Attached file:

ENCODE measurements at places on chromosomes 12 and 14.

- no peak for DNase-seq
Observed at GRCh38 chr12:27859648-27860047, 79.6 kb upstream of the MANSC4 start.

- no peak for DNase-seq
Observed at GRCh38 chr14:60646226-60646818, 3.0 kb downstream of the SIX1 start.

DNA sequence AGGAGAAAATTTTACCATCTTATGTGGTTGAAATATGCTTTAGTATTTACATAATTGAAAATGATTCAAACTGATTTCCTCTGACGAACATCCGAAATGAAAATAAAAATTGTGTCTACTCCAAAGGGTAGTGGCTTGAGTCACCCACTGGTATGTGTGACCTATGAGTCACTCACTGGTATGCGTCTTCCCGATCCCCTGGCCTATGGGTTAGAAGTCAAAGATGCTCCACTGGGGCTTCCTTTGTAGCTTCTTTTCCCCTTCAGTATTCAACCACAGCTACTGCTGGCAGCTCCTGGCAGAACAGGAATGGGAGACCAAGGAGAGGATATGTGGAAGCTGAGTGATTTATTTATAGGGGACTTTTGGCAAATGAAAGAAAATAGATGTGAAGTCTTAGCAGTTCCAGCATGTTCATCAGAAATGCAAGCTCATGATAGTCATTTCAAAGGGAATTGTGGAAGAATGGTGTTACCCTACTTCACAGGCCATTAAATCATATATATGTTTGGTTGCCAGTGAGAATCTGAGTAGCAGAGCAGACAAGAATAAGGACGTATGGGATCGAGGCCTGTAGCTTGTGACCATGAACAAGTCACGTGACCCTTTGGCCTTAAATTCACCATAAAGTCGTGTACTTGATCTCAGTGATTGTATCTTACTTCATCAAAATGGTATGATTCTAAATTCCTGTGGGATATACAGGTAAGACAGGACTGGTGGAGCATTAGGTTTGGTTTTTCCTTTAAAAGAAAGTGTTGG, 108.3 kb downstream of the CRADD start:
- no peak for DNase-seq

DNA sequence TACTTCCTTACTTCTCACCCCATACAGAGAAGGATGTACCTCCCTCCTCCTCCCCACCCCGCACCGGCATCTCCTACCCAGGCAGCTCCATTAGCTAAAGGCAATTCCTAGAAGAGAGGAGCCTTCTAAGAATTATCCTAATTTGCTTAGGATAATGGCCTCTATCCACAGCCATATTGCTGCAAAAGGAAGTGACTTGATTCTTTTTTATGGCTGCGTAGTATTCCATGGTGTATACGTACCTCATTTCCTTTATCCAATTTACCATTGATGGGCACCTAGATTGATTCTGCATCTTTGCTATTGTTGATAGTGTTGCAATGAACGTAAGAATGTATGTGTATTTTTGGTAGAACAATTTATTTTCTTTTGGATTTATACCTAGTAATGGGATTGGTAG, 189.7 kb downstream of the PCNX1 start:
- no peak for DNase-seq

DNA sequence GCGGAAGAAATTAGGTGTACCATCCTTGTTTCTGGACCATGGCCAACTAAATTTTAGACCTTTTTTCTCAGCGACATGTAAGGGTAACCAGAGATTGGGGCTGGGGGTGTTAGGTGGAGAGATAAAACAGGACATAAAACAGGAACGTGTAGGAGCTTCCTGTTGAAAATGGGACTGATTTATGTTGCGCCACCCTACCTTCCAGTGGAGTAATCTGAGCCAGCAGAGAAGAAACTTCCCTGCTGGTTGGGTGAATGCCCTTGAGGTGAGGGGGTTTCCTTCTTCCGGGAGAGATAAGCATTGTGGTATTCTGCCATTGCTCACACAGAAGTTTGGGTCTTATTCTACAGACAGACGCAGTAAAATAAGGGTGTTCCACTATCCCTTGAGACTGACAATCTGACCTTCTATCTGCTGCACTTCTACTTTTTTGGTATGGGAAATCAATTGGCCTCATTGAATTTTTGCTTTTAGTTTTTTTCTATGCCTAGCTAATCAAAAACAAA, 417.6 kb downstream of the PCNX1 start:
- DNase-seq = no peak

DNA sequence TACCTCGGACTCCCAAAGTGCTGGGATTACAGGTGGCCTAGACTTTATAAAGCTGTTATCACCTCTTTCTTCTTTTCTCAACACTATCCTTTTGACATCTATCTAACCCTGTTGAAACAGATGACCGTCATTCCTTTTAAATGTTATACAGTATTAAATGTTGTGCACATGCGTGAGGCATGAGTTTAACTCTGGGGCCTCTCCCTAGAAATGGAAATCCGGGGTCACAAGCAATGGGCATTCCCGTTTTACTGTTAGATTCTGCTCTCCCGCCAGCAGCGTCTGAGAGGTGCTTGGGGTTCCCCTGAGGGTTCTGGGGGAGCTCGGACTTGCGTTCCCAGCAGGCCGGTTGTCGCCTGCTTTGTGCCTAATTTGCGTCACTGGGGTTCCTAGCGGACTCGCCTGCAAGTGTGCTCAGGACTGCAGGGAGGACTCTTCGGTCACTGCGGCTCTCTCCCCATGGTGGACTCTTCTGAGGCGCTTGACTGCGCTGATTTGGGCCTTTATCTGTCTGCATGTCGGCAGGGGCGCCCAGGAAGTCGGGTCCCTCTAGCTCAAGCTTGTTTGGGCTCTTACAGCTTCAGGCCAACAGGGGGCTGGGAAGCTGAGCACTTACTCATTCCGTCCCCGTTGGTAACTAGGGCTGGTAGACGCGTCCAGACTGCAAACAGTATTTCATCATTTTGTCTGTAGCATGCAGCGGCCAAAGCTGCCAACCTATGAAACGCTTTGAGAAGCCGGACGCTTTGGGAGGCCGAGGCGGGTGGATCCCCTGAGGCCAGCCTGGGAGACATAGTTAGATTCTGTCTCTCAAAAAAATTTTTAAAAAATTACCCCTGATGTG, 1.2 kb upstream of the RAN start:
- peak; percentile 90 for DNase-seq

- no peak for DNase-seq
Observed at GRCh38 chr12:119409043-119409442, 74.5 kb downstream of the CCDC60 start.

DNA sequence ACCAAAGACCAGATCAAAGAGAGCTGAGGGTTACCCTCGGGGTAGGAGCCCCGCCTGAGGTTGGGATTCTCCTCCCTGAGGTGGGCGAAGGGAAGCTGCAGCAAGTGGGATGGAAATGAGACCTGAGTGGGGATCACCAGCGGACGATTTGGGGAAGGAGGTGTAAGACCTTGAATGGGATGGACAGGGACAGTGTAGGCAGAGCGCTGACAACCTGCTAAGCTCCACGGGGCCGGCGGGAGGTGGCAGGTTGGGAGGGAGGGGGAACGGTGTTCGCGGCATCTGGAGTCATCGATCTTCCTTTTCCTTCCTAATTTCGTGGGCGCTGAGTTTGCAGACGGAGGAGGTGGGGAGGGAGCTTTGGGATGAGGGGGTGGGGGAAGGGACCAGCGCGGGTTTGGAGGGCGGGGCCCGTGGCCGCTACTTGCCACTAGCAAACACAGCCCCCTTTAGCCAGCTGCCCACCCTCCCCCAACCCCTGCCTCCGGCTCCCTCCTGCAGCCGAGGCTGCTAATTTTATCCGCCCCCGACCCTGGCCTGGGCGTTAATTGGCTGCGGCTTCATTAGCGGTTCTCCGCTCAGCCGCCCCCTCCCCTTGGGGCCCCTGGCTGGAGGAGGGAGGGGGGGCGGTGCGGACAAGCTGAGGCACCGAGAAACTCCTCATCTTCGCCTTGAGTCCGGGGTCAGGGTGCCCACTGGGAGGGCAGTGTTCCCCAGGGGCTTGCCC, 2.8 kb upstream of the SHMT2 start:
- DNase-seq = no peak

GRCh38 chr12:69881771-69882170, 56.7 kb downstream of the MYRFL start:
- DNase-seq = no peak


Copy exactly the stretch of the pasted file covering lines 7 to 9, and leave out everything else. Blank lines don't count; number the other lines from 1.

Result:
- no peak for DNase-seq

DNA sequence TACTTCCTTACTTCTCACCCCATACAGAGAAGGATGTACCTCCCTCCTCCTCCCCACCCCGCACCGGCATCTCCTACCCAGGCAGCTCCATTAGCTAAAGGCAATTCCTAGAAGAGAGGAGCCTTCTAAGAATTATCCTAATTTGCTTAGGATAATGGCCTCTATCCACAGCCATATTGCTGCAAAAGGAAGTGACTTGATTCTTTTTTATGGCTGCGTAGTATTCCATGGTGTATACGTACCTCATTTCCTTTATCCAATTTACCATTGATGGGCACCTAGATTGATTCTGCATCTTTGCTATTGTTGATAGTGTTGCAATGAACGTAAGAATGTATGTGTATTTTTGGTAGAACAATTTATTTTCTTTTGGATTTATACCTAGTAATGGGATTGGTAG, 189.7 kb downstream of the PCNX1 start:
- no peak for DNase-seq